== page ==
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Japan’s coastguard said one Filipino crew member had so far been found during the search.


Rescuers in Japan were searching on Thursday for a ship carrying 43 crew and nearly 6,000 cattle that was feared sunk after it sent a distress signal during stormy weather in the East China Sea.

Japan’s coastguard said one person had so far been found in a search involving four vessels and several planes.

The rescued crew member, 45-year-old Filipino Sareno Edvarodo, told the coastguard that the Gulf Livestock 1, a 139-metre Panamanian-flagged vessel, capsized after losing an engine.

The cargo ship sent a distress call from the west of Amami Oshima island in southwestern Japan on Wednesday as the region experienced strong winds, heavy seas and torrential rain from Typhoon Maysak as it headed towards the Korean Peninsula.

Japan’s coastguard said P-3C surveillance aircraft spotted Edvarodo, who was the ship’s chief officer, on Wednesday night. He was wearing a life vest and waving while bobbing up and down in the water.

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According to Edvarodo, who is able to walk and in good health, the ship lost an engine before it was hit by a wave and capsized, a coastguard spokeswoman said.

When the ship capsized, the crew were instructed to put on lifejackets. Edvarodo said he jumped into the water and did not see any other crew members before he was rescued.

The crew included 39 people from the Philippines, two from New Zealand and two from Australia, the coastguard said. Pictures provided by the agency showed a person in a lifejacket being hauled from choppy seas in darkness.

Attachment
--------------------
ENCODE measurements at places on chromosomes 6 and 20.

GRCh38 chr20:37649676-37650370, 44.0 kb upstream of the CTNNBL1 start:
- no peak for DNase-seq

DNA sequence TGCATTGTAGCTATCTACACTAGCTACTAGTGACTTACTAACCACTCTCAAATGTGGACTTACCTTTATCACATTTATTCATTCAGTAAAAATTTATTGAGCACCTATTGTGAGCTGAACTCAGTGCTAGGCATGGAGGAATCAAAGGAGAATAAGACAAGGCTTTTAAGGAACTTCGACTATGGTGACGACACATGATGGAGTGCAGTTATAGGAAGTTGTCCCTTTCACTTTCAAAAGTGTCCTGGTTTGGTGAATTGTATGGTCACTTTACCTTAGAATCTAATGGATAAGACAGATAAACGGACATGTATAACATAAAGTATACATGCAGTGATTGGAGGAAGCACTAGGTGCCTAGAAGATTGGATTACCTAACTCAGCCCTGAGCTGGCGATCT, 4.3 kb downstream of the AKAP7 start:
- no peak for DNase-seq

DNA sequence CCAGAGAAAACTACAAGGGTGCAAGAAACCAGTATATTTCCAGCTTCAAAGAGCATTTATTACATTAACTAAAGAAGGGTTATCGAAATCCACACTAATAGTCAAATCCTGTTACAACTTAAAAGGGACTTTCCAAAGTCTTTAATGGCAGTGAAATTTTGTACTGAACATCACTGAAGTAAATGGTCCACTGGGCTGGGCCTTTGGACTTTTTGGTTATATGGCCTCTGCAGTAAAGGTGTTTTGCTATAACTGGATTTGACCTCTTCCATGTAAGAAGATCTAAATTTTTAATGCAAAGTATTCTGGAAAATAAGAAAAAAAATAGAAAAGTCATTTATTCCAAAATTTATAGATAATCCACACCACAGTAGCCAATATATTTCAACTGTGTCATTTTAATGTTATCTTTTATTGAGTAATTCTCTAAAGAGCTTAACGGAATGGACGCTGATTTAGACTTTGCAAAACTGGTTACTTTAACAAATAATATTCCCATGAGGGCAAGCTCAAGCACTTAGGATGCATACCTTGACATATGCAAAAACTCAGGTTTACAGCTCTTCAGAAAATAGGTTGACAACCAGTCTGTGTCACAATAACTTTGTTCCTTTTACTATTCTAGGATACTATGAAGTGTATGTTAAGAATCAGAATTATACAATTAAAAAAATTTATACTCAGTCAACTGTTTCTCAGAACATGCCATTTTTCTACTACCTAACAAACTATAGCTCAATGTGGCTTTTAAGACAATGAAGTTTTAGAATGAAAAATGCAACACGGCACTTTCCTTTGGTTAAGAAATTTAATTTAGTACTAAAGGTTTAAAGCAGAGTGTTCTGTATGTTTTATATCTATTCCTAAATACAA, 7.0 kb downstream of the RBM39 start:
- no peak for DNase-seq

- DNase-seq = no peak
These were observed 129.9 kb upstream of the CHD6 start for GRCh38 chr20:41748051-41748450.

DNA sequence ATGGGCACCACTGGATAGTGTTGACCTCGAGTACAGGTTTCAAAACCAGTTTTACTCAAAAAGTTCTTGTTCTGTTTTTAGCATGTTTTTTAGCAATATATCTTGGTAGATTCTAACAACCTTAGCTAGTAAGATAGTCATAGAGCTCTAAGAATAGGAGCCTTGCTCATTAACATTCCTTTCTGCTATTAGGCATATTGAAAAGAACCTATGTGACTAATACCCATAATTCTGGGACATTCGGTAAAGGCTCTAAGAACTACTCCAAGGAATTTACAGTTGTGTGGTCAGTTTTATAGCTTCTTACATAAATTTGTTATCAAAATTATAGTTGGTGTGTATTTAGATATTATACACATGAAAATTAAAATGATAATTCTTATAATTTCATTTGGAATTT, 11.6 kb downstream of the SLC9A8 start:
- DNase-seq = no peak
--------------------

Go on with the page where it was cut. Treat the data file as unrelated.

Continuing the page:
The Gulf Livestock 1 left Napier in New Zealand on August 14 with 5,867 cattle and 43 crew, bound for the Port of Jingtang in Tangshan, China. The journey was expected to take about 17 days, New Zealand’s foreign ministry told the Reuters news agency.

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New Zealand animal rights organisation, Save Animals From Exploitation (SAFE), said the tragedy demonstrated the risks of the live animal export trade.

A Filipino crew member believed to be onboard Gulf Livestock 1 is rescued by a Japan coastguard boat [Japan Coast Guard/ Handout via Reuters]

“These cows should never have been at sea,” said the campaigns manager, Marianne Macdonald.

“This is a real crisis, and our thoughts are with the families of the 43 crew who are missing with the ship. But questions remain, including why this trade is allowed to continue.”

Meanwhile, on the Korean Peninsula, one woman was killed in the South Korean city of Busan when a strong gust of wind shattered her apartment window after Maysak made landfall.

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More than 2,200 people were evacuated to temporary shelters, and around 120,000 homes were left without power across southern parts of the peninsula and on Jeju island.

The typhoon also brought heavy downpours across the north, and North Korea’s state media have been carrying live broadcasts of the situation, with one showing a reporter standing in a street inundated with water in the port town of Wonsan.

But authorities lifted their typhoon warning as the storm weakened and moved towards China.

“The typhoon will pass through Musan and leave our country,” a meteorological officer told Korean Central Television. “I don’t expect any effects.”


SOURCE: NOBLE REPORTERS MEDIA, NEWS AGENCIES


#Newsworthy…